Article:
Getting to Know Dr. Claire-Cecile Pierre

Dr. Claire-Cecile Pierre

Babson has an important role to play in the global response to the pandemic. So says Dr. Claire-Cecile Pierre, the executive director of Babson’s new Kerry Murphy Healey Center for Global Healthcare Entrepreneurship, which aims to bring the power of the entrepreneurial mindset to global health challenges. The Healey Center was established in 2019, thanks to a generous donation from the Steven C. and Carmella R. Kletjian Foundation.

“COVID-19 is a health crisis that has resulted in an economic crisis,” says Pierre. “The pandemic has caused intense suffering and incredible loss. It has disrupted our supply chains and pushed us to use technology differently. Unfortunately, it also has shown structural inequities locally and worldwide.”

“I grew up witnessing suffering and knew I wanted to be a doctor. At 16, I was determined to learn more about how to help people.”

Dr. Claire-Cecile Pierre

This is where Babson can have an impact, says Pierre. “Babson can play a crucial role in ensuring that current healthcare entrepreneurs—and the next generation of people leading our economies and our health systems—apply ET&A to design solutions that increase access to health and provide economic mobility.”

Though she has been at Babson only a short time, Pierre already is working closely with College students, faculty, and staff. “We have so much work to do in so many areas,” she says. “I am excited by the possibilities.” One notable early project has been her collaboration with Babson students who offered needed assistance to Harbor Health Services, a network of community health centers, with its transition to telemedicine.

Pierre serves as chief medical officer at Harbor Health, where telemedicine became a necessity in the wake of the coronavirus outbreak. “The Babson team responded very quickly to the needs of Harbor Health,” says Pierre.

Pierre believes in the power of partnerships—she collaborates with other Kletjian-endowed chairs and eminent physicians and institutions; engages in research and thought leadership; and supports healthcare entrepreneurs in their efforts to accelerate health and surgical outcomes in communities. She looks forward to launching programs with Babson faculty and hopes for meaningful engagements with alumni. The Babson community, she says, carries a wide range of expertise that can advance global healthcare entrepreneurship.

Pierre’s interest in medicine began at an early age. She was just 23 when she earned her medical degree, having gone through a combined undergraduate and medical school program at Howard University. “I grew up witnessing suffering and knew I wanted to be a doctor” says Pierre. “At 16, I was determined to learn more about how to help people.”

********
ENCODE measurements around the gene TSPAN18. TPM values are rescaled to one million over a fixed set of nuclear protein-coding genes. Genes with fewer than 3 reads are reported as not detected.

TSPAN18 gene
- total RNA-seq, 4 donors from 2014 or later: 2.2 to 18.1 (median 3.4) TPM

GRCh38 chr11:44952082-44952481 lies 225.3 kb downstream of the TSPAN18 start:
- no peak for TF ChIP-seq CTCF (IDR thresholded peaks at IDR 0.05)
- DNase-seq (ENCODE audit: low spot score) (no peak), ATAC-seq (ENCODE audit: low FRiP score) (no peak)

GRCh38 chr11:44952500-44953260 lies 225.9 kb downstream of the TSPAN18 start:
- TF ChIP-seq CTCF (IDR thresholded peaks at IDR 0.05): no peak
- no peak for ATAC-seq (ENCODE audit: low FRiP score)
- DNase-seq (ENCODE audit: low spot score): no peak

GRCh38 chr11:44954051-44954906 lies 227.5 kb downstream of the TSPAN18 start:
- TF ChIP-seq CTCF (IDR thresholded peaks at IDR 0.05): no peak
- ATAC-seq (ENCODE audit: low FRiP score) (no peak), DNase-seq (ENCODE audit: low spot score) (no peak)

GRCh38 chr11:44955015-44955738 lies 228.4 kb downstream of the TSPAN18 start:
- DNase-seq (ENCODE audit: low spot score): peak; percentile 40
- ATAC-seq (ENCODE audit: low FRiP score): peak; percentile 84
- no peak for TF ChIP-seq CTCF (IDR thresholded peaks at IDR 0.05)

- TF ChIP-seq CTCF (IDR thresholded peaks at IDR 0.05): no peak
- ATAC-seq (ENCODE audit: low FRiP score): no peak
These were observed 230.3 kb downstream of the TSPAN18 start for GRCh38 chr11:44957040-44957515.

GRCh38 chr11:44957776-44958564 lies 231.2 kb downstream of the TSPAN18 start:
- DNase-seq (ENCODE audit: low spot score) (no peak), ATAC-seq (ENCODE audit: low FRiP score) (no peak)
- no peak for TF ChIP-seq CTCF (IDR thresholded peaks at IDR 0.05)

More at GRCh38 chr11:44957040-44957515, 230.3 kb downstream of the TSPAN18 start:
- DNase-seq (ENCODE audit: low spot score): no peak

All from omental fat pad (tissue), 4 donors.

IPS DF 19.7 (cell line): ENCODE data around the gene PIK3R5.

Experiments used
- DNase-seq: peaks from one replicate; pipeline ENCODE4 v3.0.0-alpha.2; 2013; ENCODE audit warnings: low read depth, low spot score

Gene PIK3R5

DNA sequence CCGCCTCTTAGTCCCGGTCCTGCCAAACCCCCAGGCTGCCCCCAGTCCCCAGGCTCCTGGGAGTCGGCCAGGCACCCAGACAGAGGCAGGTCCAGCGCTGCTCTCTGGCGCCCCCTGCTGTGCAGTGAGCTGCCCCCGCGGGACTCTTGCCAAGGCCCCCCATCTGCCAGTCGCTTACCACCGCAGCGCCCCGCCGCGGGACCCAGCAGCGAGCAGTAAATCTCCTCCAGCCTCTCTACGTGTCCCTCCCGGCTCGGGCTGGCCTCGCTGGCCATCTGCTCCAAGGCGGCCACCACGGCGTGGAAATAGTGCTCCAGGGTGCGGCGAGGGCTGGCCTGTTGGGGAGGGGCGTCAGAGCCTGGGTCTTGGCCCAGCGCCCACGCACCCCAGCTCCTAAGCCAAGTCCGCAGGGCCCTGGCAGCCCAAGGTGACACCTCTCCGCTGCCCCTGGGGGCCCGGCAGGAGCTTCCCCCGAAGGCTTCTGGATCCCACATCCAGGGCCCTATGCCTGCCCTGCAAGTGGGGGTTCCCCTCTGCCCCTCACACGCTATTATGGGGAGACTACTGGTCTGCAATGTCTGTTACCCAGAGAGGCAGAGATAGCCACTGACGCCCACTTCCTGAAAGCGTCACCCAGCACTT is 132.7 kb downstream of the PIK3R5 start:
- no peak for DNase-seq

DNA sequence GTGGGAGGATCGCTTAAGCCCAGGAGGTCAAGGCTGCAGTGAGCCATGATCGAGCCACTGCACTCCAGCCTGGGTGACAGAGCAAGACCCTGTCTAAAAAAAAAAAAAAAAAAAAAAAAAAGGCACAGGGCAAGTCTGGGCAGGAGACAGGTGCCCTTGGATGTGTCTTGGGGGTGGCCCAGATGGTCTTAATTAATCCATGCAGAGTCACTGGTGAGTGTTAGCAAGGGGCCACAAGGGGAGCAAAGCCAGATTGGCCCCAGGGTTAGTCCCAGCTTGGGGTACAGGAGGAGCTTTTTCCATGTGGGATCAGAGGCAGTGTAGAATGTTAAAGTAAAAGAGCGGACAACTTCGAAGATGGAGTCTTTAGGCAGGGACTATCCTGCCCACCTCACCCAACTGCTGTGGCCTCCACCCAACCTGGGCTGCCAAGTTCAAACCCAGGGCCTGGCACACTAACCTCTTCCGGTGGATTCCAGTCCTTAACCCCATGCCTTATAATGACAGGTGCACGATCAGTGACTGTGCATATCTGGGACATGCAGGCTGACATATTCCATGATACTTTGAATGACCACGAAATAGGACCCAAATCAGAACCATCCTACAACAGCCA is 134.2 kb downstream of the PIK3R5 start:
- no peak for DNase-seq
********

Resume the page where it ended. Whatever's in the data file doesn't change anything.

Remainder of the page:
“Babson is a place where I can learn about Entrepreneurial Thought & Action® as a way to address global health challenges.”

Dr. Claire-Cecile Pierre

Since then, that determination has taken Pierre, who has long had an interest in global health, around the world to help people in need. Among other efforts, she has worked in Zambia, South Africa, and Ethiopia on HIV and malaria programs. In 2010, she joined the earthquake rescue and relief efforts in Haiti, working closely with the country’s prime minister and ministry of health.

Beyond her roles at Babson and Harbor Health, Pierre serves as director of the Program in Health Systems Strengthening and Social Change at Harvard Medical School. In all her work, she is concerned about inequalities in health care, about how socio-economic status and where one lives can have an oversized effect on health. “I believe poverty kills,” she says.

Pierre took time recently to answer a few questions about her work and what drew her to Babson.

Why did you go into medicine?

I can remember wanting to be a doctor at a very young age. I grew up in Haiti, where history and global policies have caused centuries of suffering. I saw kids my age hungry and sick every single day.

When people learn about you, a doctor, taking a post at Babson, a business school, what is their reaction?

Most people are very intrigued. It is not a typical path for clinicians. I didn’t learn about business in medical school. When doctors think of solutions to malaria, TB, and asthma, we don’t have that lens to leverage business thinking to address health challenges. Yet, many of the solutions require a change in operations, logistics, and management.

Global healthcare requires architects to design appropriates spaces, biochemical engineers to develop new equipment, and entrepreneurial thinkers to break the mold and push the boundaries.

Is that why you came to Babson?

After the earthquake in Haiti, there was a cholera outbreak. It’s a horrible disease, but it didn’t have to take thousands of lives. Access to potable water and proper sewage, systems that have been available in many countries for centuries, are still causing preventable deaths worldwide.

I then became increasingly interested in new approaches to addressing poverty. Working in health is one approach—I’ve had the privilege of working with organizations that have invested in health systems around the world, creating jobs, and saving lives. Entrepreneurship offers another approach, providing individuals, their families, and their communities with economic mobility.

Babson is a place where I can learn about Entrepreneurial Thought & Action® as a way to address global health challenges, making Babson’s ET&A another tool, like the stethoscope, in the toolbox of global health practitioners.

What are you are hoping to work on at Babson in the months ahead?

I hope to work with faculty, staff, alumni, and students to design interventions that provide coaching and connections to entrepreneurs working on global health challenges.

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